Actually, oddly enough my mother was exactly the same, IHeartKingThistle. And I have always really appreciated the fact that she was like that! And yet I don't seem to be able to take the same approach myself, now that it is my turn!
I can see why it would be upsetting but honestly uni students get so wrapped up in the whole thing that contacting home is the last thing they're thinking about. My mum never, ever got cross or visibly upset when I forgot to ring her for a week or two (which,looking back, must have been hard!) but was just always pleased to hear from me when I did, just let me get on with it. I am really grateful to her for that.
I completely understand your situation as it is very similar to my own at the present. I feel comforted knowing that someone else's child behaves in the same way. My son is in his first term at uni; 2.5 weeks ago we had a minor disagreement over a botched arrangement to meet - largely due to his lack of ability to plan ahead or consider others. I have sent three conciliatory, chatty emails since then and all have been ignored. No texts, calls or anything. I feel particularly hurt as he has been to visit his Father, so he has been down to this area (we're separated, haven't seen in him years, although DS does). I can't help but think of the hundreds of pounds I have given him, stacks of emotional support, little presents through the post, etc etc since September and feel that nothing has been appreciated or valued. Sorry to take over your thread but maybe this helps? I have a full time job and two toddlers from my second marriage to look after, and I'm not looking forward to Christmas for the same reasons as you!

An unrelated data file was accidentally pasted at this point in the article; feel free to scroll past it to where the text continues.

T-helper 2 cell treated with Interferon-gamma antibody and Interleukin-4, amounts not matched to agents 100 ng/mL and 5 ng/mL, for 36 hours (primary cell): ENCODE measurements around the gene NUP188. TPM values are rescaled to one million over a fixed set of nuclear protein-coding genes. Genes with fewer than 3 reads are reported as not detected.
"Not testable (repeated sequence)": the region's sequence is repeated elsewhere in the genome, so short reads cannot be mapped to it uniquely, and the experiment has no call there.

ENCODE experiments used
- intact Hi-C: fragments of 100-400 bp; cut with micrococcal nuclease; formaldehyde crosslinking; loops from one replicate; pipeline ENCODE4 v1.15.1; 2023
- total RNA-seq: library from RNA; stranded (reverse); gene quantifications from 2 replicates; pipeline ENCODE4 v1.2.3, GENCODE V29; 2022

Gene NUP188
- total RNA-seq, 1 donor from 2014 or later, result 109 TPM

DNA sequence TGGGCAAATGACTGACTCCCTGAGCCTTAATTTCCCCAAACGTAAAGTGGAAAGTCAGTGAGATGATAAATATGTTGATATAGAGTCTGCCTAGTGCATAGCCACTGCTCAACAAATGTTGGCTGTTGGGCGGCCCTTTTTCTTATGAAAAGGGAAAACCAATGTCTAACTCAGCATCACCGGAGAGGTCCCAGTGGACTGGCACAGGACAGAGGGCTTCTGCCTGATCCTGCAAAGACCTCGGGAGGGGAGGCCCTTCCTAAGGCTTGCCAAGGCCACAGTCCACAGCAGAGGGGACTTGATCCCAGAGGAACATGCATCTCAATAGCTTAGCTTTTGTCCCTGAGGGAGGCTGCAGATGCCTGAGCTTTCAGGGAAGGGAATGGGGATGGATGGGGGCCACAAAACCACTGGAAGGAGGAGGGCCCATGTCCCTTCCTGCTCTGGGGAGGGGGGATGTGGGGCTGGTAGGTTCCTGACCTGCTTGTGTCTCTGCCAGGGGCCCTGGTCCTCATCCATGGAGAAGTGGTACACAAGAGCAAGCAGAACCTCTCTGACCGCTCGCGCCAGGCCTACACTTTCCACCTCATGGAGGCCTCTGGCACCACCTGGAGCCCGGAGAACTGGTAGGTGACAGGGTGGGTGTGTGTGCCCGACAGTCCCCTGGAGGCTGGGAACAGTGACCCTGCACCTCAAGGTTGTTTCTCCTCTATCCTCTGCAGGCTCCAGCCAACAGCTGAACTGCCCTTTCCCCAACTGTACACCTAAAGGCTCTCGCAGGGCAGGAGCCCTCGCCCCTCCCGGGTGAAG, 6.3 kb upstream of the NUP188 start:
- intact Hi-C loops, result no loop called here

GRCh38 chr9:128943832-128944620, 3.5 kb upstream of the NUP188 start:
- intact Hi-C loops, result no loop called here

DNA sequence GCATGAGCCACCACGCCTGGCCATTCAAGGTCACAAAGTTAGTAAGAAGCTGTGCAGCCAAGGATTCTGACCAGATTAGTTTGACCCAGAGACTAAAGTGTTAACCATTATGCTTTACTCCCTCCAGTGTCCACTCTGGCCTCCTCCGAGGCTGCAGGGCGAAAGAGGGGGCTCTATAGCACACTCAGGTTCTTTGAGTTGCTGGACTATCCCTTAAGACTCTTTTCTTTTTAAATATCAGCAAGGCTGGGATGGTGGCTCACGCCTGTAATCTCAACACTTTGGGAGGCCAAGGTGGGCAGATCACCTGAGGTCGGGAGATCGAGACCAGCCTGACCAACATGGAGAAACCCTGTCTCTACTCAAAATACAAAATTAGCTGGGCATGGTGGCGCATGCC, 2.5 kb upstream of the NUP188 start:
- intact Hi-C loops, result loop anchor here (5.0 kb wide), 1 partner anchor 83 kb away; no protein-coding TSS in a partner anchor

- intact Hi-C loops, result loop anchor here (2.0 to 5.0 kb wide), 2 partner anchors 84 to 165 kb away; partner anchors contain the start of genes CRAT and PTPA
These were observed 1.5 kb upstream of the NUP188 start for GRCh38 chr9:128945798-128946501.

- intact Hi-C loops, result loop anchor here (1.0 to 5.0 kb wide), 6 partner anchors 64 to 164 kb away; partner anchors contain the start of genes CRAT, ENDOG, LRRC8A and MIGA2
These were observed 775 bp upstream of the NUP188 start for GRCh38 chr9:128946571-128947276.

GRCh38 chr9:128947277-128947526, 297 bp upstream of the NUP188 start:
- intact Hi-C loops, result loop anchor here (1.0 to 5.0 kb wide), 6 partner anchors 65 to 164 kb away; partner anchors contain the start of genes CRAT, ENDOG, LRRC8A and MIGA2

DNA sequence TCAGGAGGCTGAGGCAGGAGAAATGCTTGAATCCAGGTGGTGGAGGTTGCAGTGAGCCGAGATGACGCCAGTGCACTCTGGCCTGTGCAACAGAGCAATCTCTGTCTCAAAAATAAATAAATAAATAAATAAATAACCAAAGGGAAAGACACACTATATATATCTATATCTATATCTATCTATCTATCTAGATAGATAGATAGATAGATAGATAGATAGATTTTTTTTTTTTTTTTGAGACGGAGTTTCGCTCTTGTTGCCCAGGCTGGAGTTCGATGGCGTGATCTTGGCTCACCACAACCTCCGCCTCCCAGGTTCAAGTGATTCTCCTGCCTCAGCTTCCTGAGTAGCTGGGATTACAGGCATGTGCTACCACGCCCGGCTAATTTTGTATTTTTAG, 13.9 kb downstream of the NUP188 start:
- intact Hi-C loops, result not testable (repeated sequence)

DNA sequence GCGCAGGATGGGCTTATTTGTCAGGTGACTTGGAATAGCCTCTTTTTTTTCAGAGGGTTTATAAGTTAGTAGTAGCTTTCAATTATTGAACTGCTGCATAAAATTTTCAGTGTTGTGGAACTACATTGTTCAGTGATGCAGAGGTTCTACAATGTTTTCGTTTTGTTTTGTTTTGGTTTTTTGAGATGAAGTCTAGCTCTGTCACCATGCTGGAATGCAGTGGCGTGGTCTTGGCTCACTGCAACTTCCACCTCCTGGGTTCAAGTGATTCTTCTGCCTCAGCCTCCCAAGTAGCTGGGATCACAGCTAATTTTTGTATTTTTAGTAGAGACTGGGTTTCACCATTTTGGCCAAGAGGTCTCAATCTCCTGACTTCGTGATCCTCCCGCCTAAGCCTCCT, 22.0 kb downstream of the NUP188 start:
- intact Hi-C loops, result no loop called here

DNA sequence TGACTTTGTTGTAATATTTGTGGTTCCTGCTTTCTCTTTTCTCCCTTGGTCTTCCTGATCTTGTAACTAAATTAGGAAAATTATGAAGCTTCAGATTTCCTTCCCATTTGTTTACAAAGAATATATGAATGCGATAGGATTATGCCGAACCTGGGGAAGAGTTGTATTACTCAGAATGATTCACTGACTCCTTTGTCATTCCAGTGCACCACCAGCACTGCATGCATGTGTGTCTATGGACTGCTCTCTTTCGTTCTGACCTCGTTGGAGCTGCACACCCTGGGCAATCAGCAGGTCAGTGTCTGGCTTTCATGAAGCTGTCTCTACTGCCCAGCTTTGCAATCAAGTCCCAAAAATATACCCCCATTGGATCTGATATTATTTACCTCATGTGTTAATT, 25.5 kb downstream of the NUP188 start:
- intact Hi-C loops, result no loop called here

Very many thanks for these responses - I think I'm probably being over-sensitive. I've found the transition from knowing where she is and what she's doing all the time to not knowing how she is or what she's doing really difficult and you're quite right about our perception and hers - we have very different expectations and I need to put myself first. I need to approach this more positively - she's obviously having a good time at uni and that's exactly what we hoped for -if I anticipate that she's going to treat our home like a hotel when she's home then I won't be surprised - counting to 10 and sale shopping I think will get me through - thanks again for taking the time to share your experiences - good to know I'm not alone xx